That quote spoke volumes to me about the offensive strategy the past couple of seasons, and it meshed with what we saw: a bunch of traditional dropback passing and Bryce taking his sweet time figuring out the pre-snap read. If we are to take Nick at his word, more running and RPO action will be young Tommy’s marching orders. There is no shortage of good backs, with Jase McClellan and Roydell Williams heading up a lineup that includes promising Jamarion Miller plus newcomers Justice Haynes and Richard Young, and speedy young scatback Emmanuel Henderson. Haynes in particular looks like he was built in a running back lab.

If you want a little positivity, this excerpt from NBC Sports last December should do.

In 2018, with Rees then the quarterbacks coach, the Irish also went unbeaten in the regular season, in no small part thanks to Rees navigating through a delicate transition from Brandon Wimbush to Ian Book at quarterback, electing to give the latter his first start in the fourth game of the season despite Wimbush not having lost a game.

This season, Rees guided the Irish through a similar situation, playing to the strengths of Wisconsin transfer Jack Coan, freshman Tyler Buchner and sophomore Drew Pyne — each of whom was largely responsible for at least one win on the schedule.

Meanwhile, the Irish offense averaged 416.1 yards per game this season. Its average of 35.3 points per game was good for No. 21 in the country — the second highest mark in Kelly’s tenure behind 36.8 points per game in 2019.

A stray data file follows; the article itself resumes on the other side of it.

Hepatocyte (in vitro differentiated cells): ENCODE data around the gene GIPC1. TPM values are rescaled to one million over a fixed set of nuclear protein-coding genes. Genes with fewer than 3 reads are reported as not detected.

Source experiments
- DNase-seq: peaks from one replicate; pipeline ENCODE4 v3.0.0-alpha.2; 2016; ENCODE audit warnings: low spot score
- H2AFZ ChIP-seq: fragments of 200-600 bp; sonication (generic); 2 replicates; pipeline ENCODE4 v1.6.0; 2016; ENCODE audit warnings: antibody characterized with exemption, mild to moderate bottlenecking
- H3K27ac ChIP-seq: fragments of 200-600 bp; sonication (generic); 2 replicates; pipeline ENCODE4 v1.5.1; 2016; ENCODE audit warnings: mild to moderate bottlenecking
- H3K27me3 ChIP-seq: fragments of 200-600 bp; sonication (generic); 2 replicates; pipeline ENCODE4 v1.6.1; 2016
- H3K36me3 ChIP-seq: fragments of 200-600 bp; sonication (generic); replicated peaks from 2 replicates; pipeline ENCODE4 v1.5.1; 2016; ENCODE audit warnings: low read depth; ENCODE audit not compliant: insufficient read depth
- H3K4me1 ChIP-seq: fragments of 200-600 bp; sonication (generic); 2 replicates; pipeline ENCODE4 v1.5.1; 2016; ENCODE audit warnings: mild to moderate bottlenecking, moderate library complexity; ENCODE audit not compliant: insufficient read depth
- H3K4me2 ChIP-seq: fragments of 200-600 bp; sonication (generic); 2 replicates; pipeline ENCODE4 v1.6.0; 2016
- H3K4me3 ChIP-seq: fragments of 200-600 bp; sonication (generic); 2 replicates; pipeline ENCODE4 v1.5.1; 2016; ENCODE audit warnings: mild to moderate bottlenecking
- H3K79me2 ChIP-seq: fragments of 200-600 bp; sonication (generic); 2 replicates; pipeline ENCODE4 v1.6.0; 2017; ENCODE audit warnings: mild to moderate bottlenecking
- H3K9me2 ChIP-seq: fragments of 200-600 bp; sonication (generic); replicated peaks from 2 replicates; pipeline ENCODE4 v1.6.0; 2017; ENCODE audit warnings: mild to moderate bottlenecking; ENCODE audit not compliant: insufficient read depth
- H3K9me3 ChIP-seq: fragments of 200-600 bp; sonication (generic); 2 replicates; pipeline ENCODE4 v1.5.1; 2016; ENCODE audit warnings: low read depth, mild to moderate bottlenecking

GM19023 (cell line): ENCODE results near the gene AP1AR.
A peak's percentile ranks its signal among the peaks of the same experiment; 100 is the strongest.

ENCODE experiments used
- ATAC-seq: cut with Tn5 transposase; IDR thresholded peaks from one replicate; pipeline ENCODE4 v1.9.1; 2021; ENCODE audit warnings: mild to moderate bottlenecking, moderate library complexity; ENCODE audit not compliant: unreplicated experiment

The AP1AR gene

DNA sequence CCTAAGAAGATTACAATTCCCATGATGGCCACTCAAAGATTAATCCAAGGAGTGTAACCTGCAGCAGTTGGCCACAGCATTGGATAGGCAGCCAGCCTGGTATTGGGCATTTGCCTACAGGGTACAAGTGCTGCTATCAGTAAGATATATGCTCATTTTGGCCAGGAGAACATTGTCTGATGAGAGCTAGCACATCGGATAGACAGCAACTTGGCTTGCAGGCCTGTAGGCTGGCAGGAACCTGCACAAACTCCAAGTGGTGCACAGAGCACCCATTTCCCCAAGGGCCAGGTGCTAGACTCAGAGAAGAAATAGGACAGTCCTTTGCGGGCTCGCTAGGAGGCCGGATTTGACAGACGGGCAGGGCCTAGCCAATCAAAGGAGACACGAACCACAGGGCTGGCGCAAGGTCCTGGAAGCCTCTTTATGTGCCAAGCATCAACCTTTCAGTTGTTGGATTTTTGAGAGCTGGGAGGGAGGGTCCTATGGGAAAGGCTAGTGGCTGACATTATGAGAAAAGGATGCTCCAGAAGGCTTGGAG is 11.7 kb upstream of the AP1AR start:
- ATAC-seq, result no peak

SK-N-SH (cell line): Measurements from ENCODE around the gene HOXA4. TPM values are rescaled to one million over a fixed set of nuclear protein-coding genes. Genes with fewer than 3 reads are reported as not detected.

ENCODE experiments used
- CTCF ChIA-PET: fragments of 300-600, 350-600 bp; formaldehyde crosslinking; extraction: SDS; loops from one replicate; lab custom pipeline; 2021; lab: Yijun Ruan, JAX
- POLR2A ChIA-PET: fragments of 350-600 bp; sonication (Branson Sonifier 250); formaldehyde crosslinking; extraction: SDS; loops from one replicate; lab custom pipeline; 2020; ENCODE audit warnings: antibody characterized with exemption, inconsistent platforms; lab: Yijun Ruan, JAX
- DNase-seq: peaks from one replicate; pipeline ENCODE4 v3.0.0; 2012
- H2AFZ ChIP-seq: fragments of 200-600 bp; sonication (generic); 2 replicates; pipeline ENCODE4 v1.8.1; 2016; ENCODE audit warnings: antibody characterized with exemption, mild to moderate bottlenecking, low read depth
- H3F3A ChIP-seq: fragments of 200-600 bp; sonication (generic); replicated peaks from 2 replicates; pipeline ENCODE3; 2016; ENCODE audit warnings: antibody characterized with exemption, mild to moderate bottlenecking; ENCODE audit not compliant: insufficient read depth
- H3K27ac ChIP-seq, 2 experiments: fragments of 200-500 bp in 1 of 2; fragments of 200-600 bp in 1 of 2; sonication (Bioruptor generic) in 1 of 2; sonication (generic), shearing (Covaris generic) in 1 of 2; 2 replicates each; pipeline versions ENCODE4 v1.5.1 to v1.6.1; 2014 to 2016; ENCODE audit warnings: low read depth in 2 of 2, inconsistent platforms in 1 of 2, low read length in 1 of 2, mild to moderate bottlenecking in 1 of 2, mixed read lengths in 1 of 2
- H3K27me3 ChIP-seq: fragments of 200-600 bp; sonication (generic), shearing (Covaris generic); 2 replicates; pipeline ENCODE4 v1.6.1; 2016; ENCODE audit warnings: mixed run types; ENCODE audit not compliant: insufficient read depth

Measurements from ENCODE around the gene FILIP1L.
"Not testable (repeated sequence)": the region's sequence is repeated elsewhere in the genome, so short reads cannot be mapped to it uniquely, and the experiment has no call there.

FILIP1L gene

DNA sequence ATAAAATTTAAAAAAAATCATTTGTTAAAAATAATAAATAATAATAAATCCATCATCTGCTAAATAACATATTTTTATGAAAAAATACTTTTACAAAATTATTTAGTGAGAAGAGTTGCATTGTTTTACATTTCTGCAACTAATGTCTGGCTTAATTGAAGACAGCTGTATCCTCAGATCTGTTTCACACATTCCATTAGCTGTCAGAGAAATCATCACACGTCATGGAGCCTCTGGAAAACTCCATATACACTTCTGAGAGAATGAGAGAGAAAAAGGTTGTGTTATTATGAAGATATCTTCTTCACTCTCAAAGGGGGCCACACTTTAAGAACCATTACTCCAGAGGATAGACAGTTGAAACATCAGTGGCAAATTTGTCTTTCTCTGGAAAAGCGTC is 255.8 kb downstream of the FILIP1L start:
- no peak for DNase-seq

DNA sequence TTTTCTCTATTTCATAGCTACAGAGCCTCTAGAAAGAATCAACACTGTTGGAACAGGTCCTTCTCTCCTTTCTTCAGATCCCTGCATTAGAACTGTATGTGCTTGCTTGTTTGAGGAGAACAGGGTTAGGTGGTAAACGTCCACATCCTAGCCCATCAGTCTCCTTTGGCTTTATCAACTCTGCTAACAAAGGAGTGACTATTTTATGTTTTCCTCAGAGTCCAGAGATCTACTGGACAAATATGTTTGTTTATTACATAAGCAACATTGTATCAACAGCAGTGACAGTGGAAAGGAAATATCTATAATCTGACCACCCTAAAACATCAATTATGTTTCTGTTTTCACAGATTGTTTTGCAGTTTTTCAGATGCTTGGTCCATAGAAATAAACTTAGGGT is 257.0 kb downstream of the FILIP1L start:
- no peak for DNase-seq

On Tuesday, The Athletic’s Pete Sampson reported LSU made Rees an offer with a $400,000 pay increase to join Brian Kelly’s staff in Baton Rouge, adding that Rees would prefer to remain with his alma mater.

So, the two highest scoring offenses during Kelly’s tenure in South Bend featured Rees as the QB coach (2019) and the offensive coordinator (2021), and the latter was accomplished with a patchwork QB situation after Book’s departure. Honestly, Rees probably looks at a room of Milroe, Simpson, Holstein and Lonergan like a kid on Christmas morning.

Nate Oats got a technical foul on Saturday, and this view shows that referee Pat Adams should be held to account.

That, folks, is an official looking to give out a technical.

Last, Josh Jacobs finally got to be on Derrick Henry’s team... in flag football.

“Just to see Derrick, man, put in the work that he does,” Jacobs told Jim Wyatt, senior writer and editor for the Titans’ official website. “I remember after games, he’d have 25 carries and then go max squat right after the game. Just to see the attention to detail he had and the kind of person he was and what he wanted to accomplish, to see that he’s doing good in the league and one of the best if not the best doing it right now, it’s definitely a huge honor and privilege.”

Jacobs joined Alabama in 2016, part of a trio of backs that replaced Henry, with Jacobs and second-year players Damien Harris and Bo Scarbrough combining for 2,416 rushing yards.

Jacobs and Henry were the top two rushers in the NFL this season. That’s the good news. The bad news is that neither of them made the playoffs, and only two of the top six rushers advanced past the first round, one of which played a first round game against another top six rusher. The lone exception is Miles Sanders, who really isn’t the focal point of the Philadelphia offense. The days of bellcow backs carrying teams to championships are long gone. The NFL is a passing league now, and it will likely stay that way.

That’s about it for today. Have a great week.

Roll Tide.